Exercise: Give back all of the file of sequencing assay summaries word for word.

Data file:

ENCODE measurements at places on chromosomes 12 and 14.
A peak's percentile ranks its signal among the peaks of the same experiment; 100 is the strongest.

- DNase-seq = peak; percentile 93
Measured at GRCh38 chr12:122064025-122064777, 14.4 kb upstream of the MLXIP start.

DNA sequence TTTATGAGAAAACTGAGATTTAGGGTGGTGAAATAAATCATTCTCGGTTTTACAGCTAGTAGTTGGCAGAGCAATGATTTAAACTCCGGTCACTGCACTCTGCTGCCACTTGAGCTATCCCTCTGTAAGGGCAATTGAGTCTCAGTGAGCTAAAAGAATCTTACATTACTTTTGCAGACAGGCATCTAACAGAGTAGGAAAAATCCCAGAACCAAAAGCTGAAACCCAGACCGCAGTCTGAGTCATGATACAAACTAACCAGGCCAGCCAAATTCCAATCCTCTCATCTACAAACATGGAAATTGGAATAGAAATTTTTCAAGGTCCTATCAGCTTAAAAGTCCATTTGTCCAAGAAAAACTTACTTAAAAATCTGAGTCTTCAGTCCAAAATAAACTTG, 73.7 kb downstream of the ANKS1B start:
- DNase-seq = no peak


ENCODE measurements at places on chromosomes 12 and 14.
A peak's percentile ranks its signal among the peaks of the same experiment; 100 is the strongest.

- DNase-seq = peak; percentile 93
Measured at GRCh38 chr12:122064025-122064777, 14.4 kb upstream of the MLXIP start.

DNA sequence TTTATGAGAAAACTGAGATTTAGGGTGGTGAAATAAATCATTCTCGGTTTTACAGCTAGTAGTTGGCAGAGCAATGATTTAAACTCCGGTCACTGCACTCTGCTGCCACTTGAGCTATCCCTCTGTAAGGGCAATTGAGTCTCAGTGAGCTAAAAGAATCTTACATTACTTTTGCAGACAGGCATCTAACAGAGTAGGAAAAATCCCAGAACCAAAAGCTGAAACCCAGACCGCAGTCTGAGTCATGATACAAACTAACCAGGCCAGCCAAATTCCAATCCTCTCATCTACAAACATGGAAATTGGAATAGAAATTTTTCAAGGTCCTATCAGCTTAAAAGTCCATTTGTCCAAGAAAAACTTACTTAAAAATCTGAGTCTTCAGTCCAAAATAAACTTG, 73.7 kb downstream of the ANKS1B start:
- DNase-seq = no peak